"The TIMECAPs are so short!  I always have trouble making it in the allotted time..."

Scaling is so important.  I like to use "Fran" as an example here:

21-15-9 For Time:

Thrusters 95/65#

Pull-Ups

TIMECAP: 7:00

Fran is the most iconic CrossFit workout ever made.  If scaled and modified correctly, it should be very fast and end with you feeling like you got hit by a truck.  If not properly scaled, it will likely result in a lot of standing around and resting.  The thrusters and pull-ups should be performed very close to (if not) unbroken with any rest or transition times being extremely quick.  If your max front squat or push press is anywhere near the prescribed weight loading of 95/65#, you should be scaling generously.  I have completed "Fran" with a PVC pipe and jumping pull-ups before and I can assure you, it is a beast no matter how you slice it.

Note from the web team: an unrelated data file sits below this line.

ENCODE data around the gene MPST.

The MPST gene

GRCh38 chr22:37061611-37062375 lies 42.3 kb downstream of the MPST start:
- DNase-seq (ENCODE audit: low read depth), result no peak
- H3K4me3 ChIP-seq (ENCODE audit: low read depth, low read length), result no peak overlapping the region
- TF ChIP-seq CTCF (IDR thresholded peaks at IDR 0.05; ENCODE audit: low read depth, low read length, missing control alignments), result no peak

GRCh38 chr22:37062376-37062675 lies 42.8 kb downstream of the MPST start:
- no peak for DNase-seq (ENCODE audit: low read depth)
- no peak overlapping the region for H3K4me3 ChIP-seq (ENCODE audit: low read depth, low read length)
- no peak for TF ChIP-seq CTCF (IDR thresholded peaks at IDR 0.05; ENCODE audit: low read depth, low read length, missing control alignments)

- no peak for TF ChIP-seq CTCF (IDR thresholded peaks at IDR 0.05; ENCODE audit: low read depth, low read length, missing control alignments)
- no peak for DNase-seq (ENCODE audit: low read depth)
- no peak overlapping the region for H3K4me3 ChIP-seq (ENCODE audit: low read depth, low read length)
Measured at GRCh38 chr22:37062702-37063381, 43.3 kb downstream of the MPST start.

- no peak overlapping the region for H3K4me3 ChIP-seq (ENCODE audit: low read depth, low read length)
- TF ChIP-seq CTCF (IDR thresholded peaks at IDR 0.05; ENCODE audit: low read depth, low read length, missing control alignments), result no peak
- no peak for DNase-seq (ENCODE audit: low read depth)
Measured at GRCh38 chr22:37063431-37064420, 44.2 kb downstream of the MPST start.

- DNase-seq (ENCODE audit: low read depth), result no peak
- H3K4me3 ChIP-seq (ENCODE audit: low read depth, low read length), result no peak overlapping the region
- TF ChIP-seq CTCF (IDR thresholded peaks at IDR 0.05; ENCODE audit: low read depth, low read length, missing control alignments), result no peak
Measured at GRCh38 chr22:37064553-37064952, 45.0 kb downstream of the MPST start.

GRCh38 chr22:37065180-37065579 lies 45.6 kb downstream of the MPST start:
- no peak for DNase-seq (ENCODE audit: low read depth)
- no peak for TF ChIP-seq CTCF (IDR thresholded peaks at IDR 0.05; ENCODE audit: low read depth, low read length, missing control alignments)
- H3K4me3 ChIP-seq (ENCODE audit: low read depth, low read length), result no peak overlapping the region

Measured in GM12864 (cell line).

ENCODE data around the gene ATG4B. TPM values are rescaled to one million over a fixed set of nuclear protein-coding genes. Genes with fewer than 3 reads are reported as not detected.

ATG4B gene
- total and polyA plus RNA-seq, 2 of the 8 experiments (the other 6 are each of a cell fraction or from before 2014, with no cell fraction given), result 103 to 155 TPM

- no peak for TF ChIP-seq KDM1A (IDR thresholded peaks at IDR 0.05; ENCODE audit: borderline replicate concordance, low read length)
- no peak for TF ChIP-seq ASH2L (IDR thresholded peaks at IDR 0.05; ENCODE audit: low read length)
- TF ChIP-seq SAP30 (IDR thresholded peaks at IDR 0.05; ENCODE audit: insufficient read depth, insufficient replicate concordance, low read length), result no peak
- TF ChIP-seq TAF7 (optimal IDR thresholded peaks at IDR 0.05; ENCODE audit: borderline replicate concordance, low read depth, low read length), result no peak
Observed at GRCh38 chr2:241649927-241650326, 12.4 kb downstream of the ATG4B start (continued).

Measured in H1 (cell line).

The point here is that scaling/modifying will both improve the chances of maintaining the desired intensity level as well as movement quality. Leaving your ego at the door is a must if you are looking for a safe and effective fitness journey.  Do yourself a favour and try scaling absolutely everything for a week or two.  Then ask yourself if you feel like your fitness has been short changed.  I would hazard a guess and say it wouldn't.

"Go Hard Or Go Home"

The following is an amazing blog post from Jon Gilson - L4 CrossFit Coach, Founder of Again Faster.

Go Hard Or Go Home

Last Sunday, I gave the Programming lecture at an L1 in Boston. 

After going through six days of well-balanced workouts, aimed specifically at general physical preparation, the cornerstone of the CrossFit method, I was approached by an aspiring Games competitor.